Defoe in the Pillory

Accountability in learning

Reda SadkiLearning strategy

What if you were the key internal resource person with learning expertise?

What if you advocated, recommended, and prescribed low-volume, high-cost face-to-face training?

What if your advocacy was so successful that global partners invested hundreds of millions of dollars in what you prescribed – even in the absence of any standard to determine the return on that investment?

What if your recommended approach resulted in zero measurable impact?

What if partners nevertheless kept spending on training, entrenching perverse incentives like per diem to substitute for motivation, evidence, and results?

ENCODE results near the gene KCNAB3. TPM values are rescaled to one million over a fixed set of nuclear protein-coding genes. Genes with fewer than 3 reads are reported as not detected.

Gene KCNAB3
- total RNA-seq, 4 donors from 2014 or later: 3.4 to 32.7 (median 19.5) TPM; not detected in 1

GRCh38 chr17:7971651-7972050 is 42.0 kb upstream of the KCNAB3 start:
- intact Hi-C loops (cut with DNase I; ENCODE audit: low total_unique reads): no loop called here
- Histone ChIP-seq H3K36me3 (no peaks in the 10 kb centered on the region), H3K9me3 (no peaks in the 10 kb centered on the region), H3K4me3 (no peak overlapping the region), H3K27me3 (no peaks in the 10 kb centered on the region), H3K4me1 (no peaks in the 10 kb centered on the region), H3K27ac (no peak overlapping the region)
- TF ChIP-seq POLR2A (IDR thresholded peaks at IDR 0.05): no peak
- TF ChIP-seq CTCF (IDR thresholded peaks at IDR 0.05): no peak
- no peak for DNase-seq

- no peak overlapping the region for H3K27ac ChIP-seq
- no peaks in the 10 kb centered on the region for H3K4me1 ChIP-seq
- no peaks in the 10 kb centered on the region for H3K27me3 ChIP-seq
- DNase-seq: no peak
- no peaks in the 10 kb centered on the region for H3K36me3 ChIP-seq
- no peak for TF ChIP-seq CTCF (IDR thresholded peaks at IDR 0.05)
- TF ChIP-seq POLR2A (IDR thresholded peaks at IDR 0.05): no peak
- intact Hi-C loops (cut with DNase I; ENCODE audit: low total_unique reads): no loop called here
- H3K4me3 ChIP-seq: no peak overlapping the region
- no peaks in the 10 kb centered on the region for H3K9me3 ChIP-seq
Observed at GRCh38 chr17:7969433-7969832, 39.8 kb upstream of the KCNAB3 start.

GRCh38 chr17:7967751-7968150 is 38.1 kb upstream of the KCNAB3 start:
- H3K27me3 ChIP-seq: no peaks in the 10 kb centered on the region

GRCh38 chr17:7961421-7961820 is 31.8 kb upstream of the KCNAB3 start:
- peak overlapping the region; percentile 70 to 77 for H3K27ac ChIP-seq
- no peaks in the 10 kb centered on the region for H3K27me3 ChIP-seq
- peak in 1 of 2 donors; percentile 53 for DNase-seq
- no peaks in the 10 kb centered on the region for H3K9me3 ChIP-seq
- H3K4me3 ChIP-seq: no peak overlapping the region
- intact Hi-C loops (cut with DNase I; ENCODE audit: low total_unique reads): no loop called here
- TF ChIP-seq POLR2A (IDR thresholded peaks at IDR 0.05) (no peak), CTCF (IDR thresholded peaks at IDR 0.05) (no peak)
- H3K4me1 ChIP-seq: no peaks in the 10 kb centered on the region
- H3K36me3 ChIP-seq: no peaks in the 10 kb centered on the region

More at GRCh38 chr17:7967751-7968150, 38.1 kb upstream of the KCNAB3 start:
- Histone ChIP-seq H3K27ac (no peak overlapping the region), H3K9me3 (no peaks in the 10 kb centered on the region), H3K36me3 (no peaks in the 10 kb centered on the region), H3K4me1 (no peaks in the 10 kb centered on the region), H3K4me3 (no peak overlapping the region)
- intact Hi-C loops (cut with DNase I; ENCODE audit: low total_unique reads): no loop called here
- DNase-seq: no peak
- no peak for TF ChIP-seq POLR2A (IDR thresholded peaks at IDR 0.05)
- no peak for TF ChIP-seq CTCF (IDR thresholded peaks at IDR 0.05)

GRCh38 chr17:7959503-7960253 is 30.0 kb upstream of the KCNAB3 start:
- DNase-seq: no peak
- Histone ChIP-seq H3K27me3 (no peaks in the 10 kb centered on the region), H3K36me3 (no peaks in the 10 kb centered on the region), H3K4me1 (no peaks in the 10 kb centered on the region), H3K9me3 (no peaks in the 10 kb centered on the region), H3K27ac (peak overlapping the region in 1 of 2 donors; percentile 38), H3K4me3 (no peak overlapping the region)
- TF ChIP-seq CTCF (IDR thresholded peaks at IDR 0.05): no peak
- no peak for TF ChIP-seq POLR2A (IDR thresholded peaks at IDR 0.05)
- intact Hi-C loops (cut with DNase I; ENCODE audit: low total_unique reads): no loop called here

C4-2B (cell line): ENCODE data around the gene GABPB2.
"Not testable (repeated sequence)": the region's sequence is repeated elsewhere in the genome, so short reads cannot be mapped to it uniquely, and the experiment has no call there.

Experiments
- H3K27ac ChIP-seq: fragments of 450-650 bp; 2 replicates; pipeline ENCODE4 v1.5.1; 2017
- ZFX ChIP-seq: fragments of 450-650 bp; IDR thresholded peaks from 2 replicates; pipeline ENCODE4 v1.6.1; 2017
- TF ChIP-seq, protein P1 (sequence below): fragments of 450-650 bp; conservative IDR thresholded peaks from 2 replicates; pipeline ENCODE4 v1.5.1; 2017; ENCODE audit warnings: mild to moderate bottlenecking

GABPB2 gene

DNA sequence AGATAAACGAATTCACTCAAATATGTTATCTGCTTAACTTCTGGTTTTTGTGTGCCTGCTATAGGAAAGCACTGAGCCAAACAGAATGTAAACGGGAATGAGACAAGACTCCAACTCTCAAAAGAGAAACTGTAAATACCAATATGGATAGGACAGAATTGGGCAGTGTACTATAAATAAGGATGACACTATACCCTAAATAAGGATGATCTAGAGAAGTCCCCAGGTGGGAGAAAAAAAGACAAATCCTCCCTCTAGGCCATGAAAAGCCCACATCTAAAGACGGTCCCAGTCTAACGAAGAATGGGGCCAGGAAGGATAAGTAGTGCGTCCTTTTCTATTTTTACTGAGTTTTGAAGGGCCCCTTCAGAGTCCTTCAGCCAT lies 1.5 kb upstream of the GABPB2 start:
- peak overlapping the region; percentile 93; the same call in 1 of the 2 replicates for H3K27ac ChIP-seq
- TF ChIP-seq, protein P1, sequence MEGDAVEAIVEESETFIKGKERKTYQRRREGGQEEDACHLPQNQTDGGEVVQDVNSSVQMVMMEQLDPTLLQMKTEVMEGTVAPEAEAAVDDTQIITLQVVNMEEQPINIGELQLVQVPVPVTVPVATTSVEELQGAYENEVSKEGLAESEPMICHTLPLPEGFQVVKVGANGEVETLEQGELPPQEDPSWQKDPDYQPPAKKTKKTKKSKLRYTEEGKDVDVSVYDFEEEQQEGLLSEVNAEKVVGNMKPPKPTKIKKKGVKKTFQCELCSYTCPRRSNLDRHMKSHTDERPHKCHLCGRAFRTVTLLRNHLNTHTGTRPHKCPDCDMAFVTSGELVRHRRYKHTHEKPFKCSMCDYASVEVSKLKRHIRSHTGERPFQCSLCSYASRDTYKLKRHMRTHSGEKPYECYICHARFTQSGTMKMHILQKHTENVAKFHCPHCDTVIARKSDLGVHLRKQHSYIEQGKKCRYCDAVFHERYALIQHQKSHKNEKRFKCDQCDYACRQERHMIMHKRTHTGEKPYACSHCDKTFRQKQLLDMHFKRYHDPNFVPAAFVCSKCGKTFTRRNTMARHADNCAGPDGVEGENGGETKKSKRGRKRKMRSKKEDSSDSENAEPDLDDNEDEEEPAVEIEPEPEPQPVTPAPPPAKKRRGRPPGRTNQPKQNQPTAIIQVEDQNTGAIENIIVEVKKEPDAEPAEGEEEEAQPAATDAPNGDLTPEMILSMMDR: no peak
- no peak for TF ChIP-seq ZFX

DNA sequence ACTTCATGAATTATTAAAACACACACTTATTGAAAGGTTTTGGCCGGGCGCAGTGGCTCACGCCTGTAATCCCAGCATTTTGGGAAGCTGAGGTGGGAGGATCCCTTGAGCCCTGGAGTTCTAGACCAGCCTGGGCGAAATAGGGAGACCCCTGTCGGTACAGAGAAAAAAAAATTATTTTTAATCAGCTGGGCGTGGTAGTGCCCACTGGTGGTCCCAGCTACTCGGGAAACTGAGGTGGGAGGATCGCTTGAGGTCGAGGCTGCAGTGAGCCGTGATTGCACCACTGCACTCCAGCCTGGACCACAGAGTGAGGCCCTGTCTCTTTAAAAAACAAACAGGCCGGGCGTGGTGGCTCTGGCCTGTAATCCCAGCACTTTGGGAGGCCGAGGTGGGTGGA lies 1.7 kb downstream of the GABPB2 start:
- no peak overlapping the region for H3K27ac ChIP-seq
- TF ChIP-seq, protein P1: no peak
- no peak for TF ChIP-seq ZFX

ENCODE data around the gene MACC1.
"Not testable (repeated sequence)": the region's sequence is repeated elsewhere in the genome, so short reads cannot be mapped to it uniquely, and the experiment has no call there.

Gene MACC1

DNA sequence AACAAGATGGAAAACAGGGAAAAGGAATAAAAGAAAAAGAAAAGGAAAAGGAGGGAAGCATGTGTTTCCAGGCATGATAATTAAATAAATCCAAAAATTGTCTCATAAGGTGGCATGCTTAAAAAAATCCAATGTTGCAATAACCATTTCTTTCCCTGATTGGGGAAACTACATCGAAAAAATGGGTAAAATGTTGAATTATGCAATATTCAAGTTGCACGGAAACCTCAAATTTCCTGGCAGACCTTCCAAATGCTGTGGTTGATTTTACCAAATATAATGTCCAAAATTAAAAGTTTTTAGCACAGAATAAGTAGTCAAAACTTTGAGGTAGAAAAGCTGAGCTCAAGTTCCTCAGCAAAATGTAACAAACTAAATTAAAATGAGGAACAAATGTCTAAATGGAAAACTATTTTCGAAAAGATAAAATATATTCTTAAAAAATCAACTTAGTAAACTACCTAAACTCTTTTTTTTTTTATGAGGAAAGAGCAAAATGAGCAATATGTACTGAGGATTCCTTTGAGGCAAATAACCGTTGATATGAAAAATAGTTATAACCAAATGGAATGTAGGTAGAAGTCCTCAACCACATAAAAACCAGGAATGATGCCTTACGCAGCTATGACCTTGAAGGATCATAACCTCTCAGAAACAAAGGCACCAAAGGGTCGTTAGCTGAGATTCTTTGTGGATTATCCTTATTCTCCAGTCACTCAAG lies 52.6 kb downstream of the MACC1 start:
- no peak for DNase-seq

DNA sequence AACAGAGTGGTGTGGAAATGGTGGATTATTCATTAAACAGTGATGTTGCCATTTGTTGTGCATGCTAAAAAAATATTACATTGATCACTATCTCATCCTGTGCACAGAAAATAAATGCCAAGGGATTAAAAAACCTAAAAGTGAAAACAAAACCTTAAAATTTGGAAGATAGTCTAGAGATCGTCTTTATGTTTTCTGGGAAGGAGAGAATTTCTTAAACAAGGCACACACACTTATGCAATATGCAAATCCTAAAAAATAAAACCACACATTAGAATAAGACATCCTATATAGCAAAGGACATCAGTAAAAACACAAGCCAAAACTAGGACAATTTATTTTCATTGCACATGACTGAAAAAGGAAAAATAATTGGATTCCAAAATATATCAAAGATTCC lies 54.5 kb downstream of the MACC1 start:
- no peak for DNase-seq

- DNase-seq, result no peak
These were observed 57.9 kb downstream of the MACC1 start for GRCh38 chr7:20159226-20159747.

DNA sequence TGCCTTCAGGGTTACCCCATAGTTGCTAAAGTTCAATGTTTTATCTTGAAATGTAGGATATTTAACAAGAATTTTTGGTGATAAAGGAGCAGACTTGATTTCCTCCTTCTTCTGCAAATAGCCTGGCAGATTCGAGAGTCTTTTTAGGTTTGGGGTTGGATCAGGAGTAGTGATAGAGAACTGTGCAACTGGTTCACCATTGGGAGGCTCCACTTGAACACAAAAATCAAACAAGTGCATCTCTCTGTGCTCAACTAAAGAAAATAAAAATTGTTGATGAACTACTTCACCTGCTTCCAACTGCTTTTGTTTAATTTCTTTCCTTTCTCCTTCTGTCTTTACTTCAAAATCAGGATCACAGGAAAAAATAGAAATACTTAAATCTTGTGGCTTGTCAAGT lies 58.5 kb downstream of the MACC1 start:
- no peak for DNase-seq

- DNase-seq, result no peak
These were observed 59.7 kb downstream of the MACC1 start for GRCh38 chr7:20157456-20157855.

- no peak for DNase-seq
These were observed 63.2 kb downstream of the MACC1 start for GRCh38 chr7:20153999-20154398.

What if you ignored and then dismissed, for as long as you possibly could, the relevance and potential of digital networks to support learning?

What if you then managed to replicate the worst, least effective kinds of training through sterile digital formats of slides with voiceovers and a quiz at the end?

What if you kept badgering managers to get their people to stop work in order to learn?

What if you responded to the disconnect between learning and work with convoluted competency frameworks and elaborate performance management “solutions” that changed nothing?

What if you used your internal position as gatekeeper to stifle innovation, to ridicule and undermine those advocating new approaches?

What if you then felt threatened when these new approaches began to show results that you have never been able to achieve?

What if you were held accountable for any or all of the above?

Image: Defoe in the Pillory (Wikipedia Commons).